In the wake of the approval of the massive Olympus Sports & Entertainment Group mixed-use project in Clermont, another real estate company is proceeding with plans for a 578-lot subdivision immediately south of that community.
Hanover Land Co. of Orlando has filed applications for environmental permits and other documents relating to its Ridgeview single-family residential project between U.S. Highway 27 and Schofield Road, south of the master-planned, sports-themed community.
As the name suggests, the land company intends to take advantage of a pair of hills on the property and a sloping landscape to provide “really nice views,” Hanover vice president Ben Snyder said.
“It’s a great location,” he said. “We like the exposure on 27, we like the beautiful views from the top of the hills, the schools are excellent. It’s just a very well-rounded project.”
Hanover closed on the first phase of the project in December, paying $2.7 million for land along U.S. 27. Snyder said the company expects to close on the project’s east side, another segment of a huge former citrus grove owned by the Clonts family, next year.
That would give the development 152.4 acres. The Ridgeview PUD breaks the site into five development phases, with a 152 lots and the amenity center slated for Phase 1. Plans call for 40-, 50- and 60-foot lots, with homes starting at 1,500 square feet going up to 4,700 square feet. Potential home prices haven’t been established.
The company expects to break ground on the first two phases in the late third quarter or early fourth quarter of this year.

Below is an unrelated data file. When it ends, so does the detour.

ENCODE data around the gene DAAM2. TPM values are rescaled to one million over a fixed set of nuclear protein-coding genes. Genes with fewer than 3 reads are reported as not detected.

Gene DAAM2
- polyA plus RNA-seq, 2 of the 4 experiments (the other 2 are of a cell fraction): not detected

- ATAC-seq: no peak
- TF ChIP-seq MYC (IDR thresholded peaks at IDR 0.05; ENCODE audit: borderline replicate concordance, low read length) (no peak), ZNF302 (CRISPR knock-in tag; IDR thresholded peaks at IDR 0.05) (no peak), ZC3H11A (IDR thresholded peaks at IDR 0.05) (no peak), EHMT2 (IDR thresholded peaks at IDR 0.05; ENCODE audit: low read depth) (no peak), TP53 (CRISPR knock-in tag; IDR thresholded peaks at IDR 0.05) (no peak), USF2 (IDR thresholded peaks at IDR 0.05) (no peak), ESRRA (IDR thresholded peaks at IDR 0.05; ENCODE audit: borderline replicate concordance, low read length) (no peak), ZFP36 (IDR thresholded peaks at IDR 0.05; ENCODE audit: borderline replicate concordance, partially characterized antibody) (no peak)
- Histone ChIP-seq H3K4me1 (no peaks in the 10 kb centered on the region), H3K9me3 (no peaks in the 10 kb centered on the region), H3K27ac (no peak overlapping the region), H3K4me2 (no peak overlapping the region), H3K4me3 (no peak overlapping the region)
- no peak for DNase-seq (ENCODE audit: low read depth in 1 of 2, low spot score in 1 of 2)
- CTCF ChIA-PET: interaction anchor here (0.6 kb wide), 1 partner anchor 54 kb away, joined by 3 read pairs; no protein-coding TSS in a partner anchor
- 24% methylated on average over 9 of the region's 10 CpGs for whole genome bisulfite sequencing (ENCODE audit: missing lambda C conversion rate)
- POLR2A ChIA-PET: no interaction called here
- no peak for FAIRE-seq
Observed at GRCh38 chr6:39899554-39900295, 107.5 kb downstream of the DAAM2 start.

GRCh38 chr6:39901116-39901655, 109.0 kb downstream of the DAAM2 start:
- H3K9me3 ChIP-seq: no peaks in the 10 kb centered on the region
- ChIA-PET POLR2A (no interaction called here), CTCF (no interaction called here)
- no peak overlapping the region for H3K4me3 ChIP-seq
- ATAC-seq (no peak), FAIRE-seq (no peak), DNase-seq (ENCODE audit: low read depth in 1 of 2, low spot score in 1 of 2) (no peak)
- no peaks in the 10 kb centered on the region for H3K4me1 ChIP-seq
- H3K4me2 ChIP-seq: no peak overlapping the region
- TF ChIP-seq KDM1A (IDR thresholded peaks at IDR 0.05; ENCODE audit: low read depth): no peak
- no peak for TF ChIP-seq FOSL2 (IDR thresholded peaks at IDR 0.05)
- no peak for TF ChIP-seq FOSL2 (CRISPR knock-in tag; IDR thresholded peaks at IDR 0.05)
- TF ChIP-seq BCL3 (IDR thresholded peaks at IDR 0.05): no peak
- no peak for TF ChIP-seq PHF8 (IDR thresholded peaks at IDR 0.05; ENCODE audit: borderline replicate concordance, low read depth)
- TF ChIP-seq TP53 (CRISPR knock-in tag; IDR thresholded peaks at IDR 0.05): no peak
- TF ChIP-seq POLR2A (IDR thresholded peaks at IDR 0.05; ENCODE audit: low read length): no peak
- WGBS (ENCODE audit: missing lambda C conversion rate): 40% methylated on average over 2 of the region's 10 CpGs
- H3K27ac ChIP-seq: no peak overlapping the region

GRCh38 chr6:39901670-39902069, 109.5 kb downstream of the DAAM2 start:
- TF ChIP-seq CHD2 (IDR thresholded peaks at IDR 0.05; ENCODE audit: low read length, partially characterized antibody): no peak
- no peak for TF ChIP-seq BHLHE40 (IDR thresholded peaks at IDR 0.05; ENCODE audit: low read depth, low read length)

Unlike the Olympus community to the north, Hanover will not be seeking annexation of Ridgeview into the city of Clermont. It is in unincorporated Lake County and the company considers the county “a good partner to work with on the deal,” Snyder said.
Hanover had proposed a similar 629-home community earlier this year in Howey-in-the-Hills, but pulled out of the project after the City Council denied the rezoning request.
Olympus Sports & Entertainment Group in May received approvals from the Clermont City Council for a project with a mix of 600 multifamily and 800 townhome units, more than 1,300 hotel rooms, about 860,000 square feet of retail and office space, and nine sport and civic venues showcasing a variety of traditional and non-traditional sports, including the emerging online video game “esport” industry.
The single-family subdivision could provide a good balance to the sports complex’s multifamily offerings. “We’re coordinating design, utilities and architecture, and we hope to complement each other,” Snyder said.